Then there is capitalism itself. Technology does not exist in a vacuum. All our new fast flying digital technology is inextricably linked to the prevailing economic system of the day, capitalism. And while we can debate whether capitalism has exhausted its creative, revolutionary potential, I think we can agree that the first five hundred years of capitalism has seen an unprecedented growth in all aspects of human knowledge and associated technology. After a thousand years or more of relative human stagnation under the stultifying land based feudal system of production, notwithstanding some major leaps forward in the Arabic and Chinese civilizations, capitalism unlocked a pent up energy that has transformed nearly every aspect of human activity. The real question is this: is capitalism now retarding human development or does it still have some more laps to run?

 

The one thing that capitalism required for its meteoric growth was a cheap and plentiful energy source other than brute human and animal labour. Coal and then oil were the answers. Now we have reached the period of 'peak oil' where existing sources of fossil fuels are declining and becoming increasingly more expensive to extract and where new sources are becoming increasingly hard to locate. Hence the obvious transition to renewables but the capitalist conglomerates are proving very reluctant to make the switch. Clearly, finite resources like oil make for better profit margins than the infinite energy of the sun and the wind and the seas. Here is a classic case of capitalism acting to retard human development and the depressing corollary; the longer we remain wedded to fossil fuels the greater the likelihood of doing irreparable damage to the Earth's ecosystems. Not only then is capitalism retarding human development, it is threatening to derail it permanently. The irony of course is that these global corporations have become so powerful that they can extract huge state subsidises and are now at the point where many cannot survive without state bailouts. The irony being that our tax revenues are now being used at a phenomenal rate to prop up a system which is patently acting against the wider interests of humanity. Something will have to give.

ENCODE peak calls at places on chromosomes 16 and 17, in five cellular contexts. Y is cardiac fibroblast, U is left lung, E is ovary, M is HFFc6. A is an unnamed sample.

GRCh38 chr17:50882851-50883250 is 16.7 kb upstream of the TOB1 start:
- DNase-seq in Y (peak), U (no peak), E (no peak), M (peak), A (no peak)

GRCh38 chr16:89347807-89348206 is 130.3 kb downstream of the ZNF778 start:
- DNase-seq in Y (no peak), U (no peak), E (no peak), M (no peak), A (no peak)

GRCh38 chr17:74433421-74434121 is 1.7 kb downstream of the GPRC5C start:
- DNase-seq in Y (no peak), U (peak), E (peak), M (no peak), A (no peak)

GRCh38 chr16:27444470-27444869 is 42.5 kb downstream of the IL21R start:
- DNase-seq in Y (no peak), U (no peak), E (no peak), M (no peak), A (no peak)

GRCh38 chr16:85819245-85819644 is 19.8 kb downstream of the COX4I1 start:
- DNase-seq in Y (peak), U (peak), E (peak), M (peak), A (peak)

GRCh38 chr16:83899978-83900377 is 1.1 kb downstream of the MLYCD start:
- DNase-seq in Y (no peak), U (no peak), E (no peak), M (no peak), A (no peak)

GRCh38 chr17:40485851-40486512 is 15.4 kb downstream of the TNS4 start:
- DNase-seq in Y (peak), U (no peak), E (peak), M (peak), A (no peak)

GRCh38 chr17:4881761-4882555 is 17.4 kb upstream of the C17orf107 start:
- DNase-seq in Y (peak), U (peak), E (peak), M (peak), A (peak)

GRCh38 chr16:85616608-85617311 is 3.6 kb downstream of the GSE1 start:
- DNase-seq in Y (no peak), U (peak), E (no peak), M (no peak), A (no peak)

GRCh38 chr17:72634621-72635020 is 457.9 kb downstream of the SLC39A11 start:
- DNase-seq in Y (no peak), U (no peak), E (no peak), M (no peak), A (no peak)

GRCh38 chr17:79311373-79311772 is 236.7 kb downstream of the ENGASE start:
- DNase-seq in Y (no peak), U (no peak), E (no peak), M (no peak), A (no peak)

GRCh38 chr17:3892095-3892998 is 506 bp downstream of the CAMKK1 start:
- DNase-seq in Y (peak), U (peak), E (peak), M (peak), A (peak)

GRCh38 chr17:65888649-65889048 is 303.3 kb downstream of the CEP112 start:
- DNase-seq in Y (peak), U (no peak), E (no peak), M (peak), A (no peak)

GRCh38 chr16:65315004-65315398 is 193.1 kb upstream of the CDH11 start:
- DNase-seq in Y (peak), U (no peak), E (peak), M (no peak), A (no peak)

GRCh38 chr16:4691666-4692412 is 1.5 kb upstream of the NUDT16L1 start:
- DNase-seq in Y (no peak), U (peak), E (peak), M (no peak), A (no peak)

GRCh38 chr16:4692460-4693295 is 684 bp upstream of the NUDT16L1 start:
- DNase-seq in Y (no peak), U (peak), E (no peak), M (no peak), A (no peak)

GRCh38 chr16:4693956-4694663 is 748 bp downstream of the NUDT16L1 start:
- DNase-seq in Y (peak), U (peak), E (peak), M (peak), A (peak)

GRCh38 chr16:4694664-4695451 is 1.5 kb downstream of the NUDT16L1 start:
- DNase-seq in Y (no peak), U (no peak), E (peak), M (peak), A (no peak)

'In fifty years history barely moves a day yet in one day it can move fifty years.' Another of those famous Marxist truisms. Have we reached such a point now? The speed of events certainly suggest so. Who could have imagined just twelve months ago that General Motors, that flag bearer of US corporate capitalism, would have to be saved from bankruptcy by the US taxpayer? And they are only one of many. Are we now moving to a new phase of human organisation, a form of state funded capitalism or perhaps even the transition to state socialism? Has the world economy become so interrelated that only global governance can work? Has the twentieth century struggle between capitalism and state socialism created some unforeseen synthesis, a kind of hybrid between the two? Clearly we are too close to events to see what is actually happening but what is clear is that the culmination of economic, ecological and political crises made more acute by the epoch of peak oil and made more visible to ever more people by the digital information revolution, has led humanity to a crossroads never before encountered.